User involvement in adolescents’ mental healthcare: a systematic review
Peer reviewed, Journal article
MetadataVis full innførsel
OriginalversjonViksveen, P., Bjønnes, S.E., Cardenas, N.E. et al. (2021) User involvement in adolescents’ mental healthcare: a systematic review. European Child and Adolescent Psychiatry. 10.1007/s00787-021-01818-2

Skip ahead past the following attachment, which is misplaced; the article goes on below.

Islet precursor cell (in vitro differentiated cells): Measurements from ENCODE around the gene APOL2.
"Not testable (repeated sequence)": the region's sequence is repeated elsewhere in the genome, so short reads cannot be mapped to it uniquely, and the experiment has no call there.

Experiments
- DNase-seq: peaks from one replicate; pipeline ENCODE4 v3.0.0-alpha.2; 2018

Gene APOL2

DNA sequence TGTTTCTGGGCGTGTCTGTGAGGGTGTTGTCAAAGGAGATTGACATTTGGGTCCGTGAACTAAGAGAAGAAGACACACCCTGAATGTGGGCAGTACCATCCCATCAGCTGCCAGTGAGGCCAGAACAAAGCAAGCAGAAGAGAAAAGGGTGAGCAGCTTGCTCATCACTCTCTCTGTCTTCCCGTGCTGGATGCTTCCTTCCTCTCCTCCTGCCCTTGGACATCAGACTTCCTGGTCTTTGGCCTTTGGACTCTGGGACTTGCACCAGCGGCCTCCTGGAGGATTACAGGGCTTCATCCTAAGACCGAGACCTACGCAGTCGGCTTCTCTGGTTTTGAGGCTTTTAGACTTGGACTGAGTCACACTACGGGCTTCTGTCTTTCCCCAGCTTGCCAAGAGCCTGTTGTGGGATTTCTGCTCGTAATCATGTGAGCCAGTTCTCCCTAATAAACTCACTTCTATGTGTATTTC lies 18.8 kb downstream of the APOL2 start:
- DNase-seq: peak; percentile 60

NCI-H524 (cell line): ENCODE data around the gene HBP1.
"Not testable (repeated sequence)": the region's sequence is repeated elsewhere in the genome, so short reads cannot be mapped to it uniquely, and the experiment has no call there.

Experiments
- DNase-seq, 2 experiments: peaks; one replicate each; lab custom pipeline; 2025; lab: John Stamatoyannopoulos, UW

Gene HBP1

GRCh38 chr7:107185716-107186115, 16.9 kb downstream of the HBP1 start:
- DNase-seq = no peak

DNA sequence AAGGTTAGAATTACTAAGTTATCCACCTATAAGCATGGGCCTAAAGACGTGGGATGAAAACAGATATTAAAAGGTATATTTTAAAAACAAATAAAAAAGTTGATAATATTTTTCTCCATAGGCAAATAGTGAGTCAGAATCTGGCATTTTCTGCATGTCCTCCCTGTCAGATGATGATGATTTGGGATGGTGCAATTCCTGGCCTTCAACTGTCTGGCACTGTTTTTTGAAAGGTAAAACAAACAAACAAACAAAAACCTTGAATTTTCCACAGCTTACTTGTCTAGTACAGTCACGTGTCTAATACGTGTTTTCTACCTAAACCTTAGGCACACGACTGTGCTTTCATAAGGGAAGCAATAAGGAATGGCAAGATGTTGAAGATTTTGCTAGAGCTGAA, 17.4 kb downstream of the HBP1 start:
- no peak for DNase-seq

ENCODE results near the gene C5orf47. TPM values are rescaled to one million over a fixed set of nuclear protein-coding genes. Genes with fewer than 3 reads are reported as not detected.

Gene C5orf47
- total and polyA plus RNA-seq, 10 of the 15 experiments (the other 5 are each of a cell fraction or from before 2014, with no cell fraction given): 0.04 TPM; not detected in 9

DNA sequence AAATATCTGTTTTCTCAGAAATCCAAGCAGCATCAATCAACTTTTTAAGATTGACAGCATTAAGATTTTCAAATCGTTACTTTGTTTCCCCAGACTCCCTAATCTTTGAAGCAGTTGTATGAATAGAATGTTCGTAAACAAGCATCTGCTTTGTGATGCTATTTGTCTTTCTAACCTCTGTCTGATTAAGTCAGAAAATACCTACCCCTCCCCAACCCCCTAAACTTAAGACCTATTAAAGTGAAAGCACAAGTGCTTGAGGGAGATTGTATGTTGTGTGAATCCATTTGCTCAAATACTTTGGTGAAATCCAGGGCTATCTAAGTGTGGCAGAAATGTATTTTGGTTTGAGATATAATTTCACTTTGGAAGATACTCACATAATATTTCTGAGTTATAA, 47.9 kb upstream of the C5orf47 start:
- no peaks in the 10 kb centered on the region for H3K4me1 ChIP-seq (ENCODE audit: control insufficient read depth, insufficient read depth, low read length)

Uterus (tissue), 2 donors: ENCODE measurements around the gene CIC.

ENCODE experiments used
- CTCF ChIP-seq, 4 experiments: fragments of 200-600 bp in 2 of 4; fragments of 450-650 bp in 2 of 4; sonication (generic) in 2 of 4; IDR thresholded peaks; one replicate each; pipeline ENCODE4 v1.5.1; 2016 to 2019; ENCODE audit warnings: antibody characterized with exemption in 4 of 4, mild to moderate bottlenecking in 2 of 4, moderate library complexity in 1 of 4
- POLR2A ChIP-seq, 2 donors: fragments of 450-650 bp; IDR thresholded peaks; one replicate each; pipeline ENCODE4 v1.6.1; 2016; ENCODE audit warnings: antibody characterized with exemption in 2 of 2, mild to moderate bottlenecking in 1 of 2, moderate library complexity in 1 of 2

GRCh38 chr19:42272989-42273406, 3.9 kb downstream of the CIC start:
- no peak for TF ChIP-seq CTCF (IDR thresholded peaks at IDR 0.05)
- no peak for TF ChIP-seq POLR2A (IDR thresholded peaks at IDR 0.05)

More than one out of ten adolescents suffer from mental illness at any given time. Still, there is limited knowledge about their involvement in mental healthcare. Adolescents have the right to be involved in decisions affecting their healthcare, but limited research focuses on their engagement and decision-making. Therefore, this systematic review aims to explore the existing experiences with, the effectiveness of, and safety issues associated with user involvement for adolescents’ mental healthcare at the individual and organizational level. A systematic literature review on user involvement in adolescents’ mental healthcare was carried out. A protocol pre-determined the eligibility criteria and search strategies, and established guidelines were used for data extraction, critical appraisal, and reporting of results. Quantitative studies were analysed individually due to heterogeneity of the studies, while qualitative studies were analysed using thematic synthesis. A total of 31 studies were included in the review. The experiences with user involvement were reported in 24 studies with three themes at the individual level: unilateral clinician control versus collaborative relationship, capacity and support for active involvement, the right to be involved; and two themes at the organizational level: involvement outcomes relevant to adolescents’ needs, conditions for optimal involvement. The effectiveness of user involvement was reported in seven studies documenting fragmented evidence related to different support structures to facilitate adolescents’ involvement. The safety associated with user involvement was not reported in any studies, yet a few examples related to potential risks associated with involvement of adolescents in decision-making and as consultants were mentioned.